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Study: Women are unhealthier than ever…

December 13, 2010


We’re drinking more, gaining weight, catching STDs, and ignoring routine screenings. We’re quitting smoking and getting mammograms—which is great, but still, instead of getting healthier, women in America are facing massive health-related setbacks, according to data from the National Women’s Law Center and Oregon Health and Science University.

In “Making the Grade on Women’s Health: A National and State-by-State Report Card,” this year’s report showed that more women are obese, diabetic, and suffering from hypertension than they were in 2007, when the last report card was released. But that’s not all: More women are testing positive for chlamydia (which can lead to infertility), fewer are being checked for ovarian cancer, and more are admitting that they’ve had five or more drinks in one go within the last month.

“The takeaway message is that we’re really not where we should be,” Dr. Michelle Berlin, an associate professor of obstetrics and gynecology at the Oregon Health and Science University School of Medicine and associate director of the university’s Center for Women’s Health told the New York Times. “We’ve had 10 years of doing this report card, and you would hope the needle would have moved more than it has.”

The 2010 report card grades all 50 states and Washington, D.C., on 26 different health indicators and general assessments on 68 health-related state policies. Grades remained the same or fell on all indicators except three: the percentages of women having colorectal screenings, getting mammograms, and going to the dentist.

Of the 68 policies reviewed, only two goals were met by all states: Medicaid coverage for breast and cervical cancer treatment, and participation in the food stamp program. “No state meets the policy goal of passing ‘clinic access’ legislation that adequately protects women and health care providers from violence and harassment at reproductive health centers,” the report pointed out.

Even the states that were ranked highest on health status—Vermont and Massachusetts—still only received a “Satisfactory Minus,” and they were the only states to do so; no state received a “Satisfactory.” The middle of the pack—Florida, Kansas, and Alaska—received an “Unsatisfactory”; Louisiana and Mississippi were the lowest ranking and they, along with nine other states and Washington, D.C., received a failing grade. (Click here to see where your state ranks.)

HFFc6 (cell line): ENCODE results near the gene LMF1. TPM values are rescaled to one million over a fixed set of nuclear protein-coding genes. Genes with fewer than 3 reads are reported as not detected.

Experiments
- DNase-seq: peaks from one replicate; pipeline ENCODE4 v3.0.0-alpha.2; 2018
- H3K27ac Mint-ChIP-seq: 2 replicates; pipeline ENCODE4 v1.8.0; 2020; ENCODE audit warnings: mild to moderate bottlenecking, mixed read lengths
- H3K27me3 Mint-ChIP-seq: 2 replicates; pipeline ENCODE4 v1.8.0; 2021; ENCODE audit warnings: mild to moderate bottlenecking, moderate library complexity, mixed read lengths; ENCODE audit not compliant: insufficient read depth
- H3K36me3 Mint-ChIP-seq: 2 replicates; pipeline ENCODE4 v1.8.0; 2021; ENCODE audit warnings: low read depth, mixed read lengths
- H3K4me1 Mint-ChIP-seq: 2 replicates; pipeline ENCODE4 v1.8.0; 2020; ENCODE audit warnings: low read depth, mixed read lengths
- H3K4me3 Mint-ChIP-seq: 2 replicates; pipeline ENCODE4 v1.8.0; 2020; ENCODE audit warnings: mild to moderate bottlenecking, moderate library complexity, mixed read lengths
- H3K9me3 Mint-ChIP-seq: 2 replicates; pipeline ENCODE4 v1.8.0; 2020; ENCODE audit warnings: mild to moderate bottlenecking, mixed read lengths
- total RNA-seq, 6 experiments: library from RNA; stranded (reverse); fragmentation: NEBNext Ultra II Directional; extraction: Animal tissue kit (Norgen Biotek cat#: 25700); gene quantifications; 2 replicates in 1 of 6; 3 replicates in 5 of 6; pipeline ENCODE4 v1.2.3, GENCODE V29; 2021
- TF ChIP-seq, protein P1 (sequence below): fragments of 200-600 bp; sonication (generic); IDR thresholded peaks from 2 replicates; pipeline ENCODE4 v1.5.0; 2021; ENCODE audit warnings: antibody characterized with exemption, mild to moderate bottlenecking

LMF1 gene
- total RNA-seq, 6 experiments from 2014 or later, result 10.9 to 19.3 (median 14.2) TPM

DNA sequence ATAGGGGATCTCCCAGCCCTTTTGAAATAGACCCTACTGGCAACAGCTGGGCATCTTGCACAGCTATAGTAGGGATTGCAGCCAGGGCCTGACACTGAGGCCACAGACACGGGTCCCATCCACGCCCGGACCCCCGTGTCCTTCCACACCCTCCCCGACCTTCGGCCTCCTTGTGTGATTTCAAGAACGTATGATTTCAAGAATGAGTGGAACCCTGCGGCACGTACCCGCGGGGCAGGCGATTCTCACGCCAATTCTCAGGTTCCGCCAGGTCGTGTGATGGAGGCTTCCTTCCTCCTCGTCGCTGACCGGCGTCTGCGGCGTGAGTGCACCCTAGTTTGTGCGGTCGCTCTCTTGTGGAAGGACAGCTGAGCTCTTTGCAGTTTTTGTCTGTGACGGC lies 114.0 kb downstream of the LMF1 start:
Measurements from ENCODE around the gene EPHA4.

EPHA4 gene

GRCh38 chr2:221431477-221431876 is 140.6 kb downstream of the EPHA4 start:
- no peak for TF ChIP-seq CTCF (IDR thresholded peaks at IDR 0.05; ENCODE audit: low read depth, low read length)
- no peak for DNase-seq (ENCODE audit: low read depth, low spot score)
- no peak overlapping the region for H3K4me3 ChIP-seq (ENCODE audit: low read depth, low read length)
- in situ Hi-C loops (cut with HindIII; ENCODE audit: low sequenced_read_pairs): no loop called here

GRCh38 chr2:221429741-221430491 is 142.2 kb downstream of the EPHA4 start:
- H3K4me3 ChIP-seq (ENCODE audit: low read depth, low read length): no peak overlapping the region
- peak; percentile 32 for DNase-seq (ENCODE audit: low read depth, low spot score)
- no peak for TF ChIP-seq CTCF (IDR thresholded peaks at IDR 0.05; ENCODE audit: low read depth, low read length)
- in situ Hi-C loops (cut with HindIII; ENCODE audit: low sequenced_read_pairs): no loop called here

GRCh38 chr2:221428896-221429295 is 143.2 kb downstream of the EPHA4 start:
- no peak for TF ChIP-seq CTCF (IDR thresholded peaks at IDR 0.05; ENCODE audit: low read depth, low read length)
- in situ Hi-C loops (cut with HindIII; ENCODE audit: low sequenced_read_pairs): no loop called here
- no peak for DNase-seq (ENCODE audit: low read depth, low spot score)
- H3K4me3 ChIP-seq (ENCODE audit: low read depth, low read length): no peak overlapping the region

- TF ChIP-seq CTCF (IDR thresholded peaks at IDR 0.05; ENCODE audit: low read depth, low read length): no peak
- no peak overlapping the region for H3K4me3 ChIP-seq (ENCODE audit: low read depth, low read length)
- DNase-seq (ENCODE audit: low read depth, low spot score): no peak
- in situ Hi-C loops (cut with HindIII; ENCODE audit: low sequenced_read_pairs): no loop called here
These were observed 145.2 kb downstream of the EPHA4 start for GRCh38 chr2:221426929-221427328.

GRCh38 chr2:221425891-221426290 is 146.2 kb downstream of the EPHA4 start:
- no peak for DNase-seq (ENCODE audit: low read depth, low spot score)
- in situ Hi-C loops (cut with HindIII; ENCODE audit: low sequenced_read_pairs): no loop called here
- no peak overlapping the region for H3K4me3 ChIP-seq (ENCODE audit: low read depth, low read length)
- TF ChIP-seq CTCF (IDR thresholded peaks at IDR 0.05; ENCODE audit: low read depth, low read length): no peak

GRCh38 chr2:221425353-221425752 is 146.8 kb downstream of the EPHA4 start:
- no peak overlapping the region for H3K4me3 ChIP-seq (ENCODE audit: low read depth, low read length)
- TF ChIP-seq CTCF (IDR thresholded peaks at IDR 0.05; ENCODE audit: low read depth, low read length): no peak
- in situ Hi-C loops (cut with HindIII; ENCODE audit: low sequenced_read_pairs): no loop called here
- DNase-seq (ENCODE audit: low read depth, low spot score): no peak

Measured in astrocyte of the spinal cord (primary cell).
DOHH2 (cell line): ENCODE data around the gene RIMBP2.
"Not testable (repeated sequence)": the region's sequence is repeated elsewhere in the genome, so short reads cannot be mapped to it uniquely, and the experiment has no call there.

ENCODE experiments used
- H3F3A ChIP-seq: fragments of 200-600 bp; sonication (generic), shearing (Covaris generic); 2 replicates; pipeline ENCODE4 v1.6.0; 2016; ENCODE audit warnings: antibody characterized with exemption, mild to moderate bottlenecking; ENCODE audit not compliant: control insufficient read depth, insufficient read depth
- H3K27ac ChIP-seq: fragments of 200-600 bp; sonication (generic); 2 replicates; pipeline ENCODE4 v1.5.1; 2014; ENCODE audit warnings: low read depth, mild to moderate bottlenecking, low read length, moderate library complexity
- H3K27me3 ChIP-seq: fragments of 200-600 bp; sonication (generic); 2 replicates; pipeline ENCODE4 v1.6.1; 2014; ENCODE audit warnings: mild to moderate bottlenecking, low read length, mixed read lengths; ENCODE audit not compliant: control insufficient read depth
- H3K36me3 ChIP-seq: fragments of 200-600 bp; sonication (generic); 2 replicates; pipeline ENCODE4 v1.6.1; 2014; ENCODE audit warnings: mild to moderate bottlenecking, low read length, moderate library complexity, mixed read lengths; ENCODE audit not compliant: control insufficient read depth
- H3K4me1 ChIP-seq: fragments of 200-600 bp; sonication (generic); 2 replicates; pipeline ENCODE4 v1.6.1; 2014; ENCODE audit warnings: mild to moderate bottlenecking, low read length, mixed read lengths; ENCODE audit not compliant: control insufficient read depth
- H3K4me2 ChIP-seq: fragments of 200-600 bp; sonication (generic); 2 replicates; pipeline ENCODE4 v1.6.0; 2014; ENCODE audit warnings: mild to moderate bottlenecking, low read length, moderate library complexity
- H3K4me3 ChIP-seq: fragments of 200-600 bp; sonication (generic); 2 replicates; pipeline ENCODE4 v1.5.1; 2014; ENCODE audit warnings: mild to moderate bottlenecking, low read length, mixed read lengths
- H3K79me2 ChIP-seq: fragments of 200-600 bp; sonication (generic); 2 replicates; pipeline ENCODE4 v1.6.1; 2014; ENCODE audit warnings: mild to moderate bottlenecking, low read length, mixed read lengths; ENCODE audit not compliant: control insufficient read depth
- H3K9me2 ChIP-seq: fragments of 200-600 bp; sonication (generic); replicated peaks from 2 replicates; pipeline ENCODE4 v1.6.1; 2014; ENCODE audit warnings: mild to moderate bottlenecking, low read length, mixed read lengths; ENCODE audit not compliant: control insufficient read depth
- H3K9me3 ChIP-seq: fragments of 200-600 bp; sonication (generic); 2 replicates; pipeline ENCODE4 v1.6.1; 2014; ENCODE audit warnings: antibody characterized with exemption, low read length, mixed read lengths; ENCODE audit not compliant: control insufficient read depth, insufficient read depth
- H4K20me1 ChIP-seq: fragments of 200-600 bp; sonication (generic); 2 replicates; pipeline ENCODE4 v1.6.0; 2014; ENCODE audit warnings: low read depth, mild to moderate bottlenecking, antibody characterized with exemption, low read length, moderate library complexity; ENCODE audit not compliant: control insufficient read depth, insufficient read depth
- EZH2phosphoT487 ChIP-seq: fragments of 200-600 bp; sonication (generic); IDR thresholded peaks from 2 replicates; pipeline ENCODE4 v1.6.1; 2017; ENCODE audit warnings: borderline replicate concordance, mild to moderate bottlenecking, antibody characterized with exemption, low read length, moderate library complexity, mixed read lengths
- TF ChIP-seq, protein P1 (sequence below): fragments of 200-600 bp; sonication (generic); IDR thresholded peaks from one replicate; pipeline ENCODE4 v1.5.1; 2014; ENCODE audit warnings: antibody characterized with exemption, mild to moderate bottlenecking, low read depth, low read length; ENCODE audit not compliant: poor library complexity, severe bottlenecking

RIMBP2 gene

“Overall, the nation is still so far from the Healthy People and related goals that it receives a grade of ‘Unsatisfactory’,” the report said. “In none do women enjoy overall satisfactory health status.”

With so much information out there, how are women still failing to take better care of themselves? Part of the problem, the report points out, is that nearly 1 in 5 women between the ages of 18 and 64 are uninsured, and it’s difficult to get adequate care without health insurance. Also, 12 percent of women in the US live in a “medically underserved area,” which means that even with health insurance, access to primary care physicians can be scarce.

“The good news is that when the nation rallies around a health problem with state and federal policies and programs as well as public attention, we can achieve real progress,” Judy Waxman, NWLC Vice President for Health and Reproductive Rights, said in a press release on the report. “Unfortunately, we have much more work to do in many areas of women’s health.”


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